On my return to Bangkok, I had to find a new hotel and I plumped for an old favourite, the Liberty Garden in the Northern residential area of Saphan Kwai. The Liberty is a wildly eccentric place, the kind of hotel Donald Draper might once have staid in. In the 1960s this part of Bangkok had a string of top-class hotels, the Liberty Garden, the Elizabeth, the Ambassador. In fact they are all still there and – more or less – much as they were then. Unrenovated, the rest of the city has slipped past them, and the action has moved away from Saphan Kwai leaving these hotels, and the Liberty Garden especially, in a kind of dreamy rundown timewarp. It doesn’t take internet bookings, or even creditcards, its not on Agoda but it is still there – half fallen down ( one wing was torn down for renovations which never happened several years ago giving it a pleasingly dilapidated air). Fans whirl in the oddly decorated, quiet lobby and for 20 USD per night you get a big double room with air conditioning, breakfast in the Lynchian “Blue Diamond” coffee shop and use of its generous pool, with its clear water and chipped tiles, in a courtyard under a lamphu tree, next to the Beirut-like rubble of the torn-down wing.
Its rare to see another guest. The Liberty Garden seems to be something that has slipped down the side of some enormous couch somewhere. You can imagine a junior member of an enormously wealthy Bangkok family stumbling across it in a dusty ledger book and asking in astonishment, “did you know we have had a hotel in Saphan Kwai for the last forty years?”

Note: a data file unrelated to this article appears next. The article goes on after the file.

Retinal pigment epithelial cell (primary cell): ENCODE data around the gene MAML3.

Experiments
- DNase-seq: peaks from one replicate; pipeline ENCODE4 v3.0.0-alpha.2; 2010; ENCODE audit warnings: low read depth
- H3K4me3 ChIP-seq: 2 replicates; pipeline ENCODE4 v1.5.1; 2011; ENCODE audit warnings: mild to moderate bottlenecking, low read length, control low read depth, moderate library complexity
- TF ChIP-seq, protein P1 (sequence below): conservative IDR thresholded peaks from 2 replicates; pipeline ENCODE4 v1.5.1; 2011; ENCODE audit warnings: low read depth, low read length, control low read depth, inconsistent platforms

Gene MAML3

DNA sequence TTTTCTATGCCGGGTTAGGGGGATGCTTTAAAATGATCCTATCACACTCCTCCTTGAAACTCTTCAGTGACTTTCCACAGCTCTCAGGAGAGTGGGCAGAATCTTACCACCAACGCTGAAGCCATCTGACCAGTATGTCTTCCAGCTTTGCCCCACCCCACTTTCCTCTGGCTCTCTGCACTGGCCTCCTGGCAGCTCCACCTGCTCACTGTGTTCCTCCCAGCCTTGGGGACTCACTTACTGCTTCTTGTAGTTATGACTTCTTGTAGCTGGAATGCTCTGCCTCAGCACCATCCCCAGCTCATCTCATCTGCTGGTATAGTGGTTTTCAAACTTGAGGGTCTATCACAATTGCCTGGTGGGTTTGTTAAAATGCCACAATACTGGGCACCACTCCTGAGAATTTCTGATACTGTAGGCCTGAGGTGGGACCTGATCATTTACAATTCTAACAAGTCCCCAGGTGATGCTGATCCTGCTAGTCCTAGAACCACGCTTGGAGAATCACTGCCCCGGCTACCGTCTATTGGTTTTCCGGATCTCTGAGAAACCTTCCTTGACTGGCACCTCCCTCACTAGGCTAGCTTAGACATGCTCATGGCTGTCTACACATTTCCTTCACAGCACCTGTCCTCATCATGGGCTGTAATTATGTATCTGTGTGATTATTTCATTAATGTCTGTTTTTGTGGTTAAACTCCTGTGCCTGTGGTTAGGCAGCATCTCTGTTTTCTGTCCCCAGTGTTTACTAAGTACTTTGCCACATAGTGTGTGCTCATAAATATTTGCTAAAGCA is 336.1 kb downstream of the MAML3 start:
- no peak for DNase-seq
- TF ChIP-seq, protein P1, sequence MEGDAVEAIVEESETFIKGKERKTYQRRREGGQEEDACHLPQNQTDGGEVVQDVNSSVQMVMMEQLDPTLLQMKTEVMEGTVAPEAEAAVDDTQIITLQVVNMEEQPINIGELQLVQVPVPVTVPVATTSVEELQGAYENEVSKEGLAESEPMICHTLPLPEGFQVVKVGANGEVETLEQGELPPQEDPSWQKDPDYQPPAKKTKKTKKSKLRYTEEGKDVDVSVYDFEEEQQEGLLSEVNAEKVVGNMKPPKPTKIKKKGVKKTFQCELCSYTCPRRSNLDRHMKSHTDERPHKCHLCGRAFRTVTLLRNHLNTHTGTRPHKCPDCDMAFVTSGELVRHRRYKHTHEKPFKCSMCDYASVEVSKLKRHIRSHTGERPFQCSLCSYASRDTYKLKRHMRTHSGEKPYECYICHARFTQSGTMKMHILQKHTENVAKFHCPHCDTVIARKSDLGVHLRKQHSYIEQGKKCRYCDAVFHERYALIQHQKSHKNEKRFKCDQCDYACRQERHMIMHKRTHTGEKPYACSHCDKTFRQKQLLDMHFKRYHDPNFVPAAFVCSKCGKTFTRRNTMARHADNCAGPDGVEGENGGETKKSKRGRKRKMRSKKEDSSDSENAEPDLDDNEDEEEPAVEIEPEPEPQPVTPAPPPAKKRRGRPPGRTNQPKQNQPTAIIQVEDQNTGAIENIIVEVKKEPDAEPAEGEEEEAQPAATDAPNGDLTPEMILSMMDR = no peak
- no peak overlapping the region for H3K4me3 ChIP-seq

One day as I was swimming, gloriously, through the little used (but clean) pool, I heard a strain of music coming from the ruins. I couldn’t help smiling. It was the perfect song for an aging sixties belle like this- “You Only Live Twice”.
Other than its seedy dated charm, and the price, the other great thing about the Liberty Garden Hotel is its location. Saphan Kwai might not be on many visitors’ hitlists, but the main drag of Thanon Pradiphat is as vibrant a local Thai neighourhood as you could hope for. Every single time I walked down the street I would notice something new that I had not seen before. There was simply too much to take in in one go – food stalls selling tom yum or gai ying chicken or barbecued skewers or fruit, little local coffee shops and desert places, Buddha shops, the garlands of flower sellers, traditional Thai clothes, underwear, Arab and Indian tourists ( seemingly the main market for the aging hotels in the area) and dusty-looking foreign exchange stores, blaring internet cafes, an occasional junkie or homeless person, motorbikes, monks. Towards the skytrain station, a ten minute walk away, there were footpath vendors of porn magazines (gay and straight) and magical amulets and a great second-hand book store.
Saphan Kwai really has everything.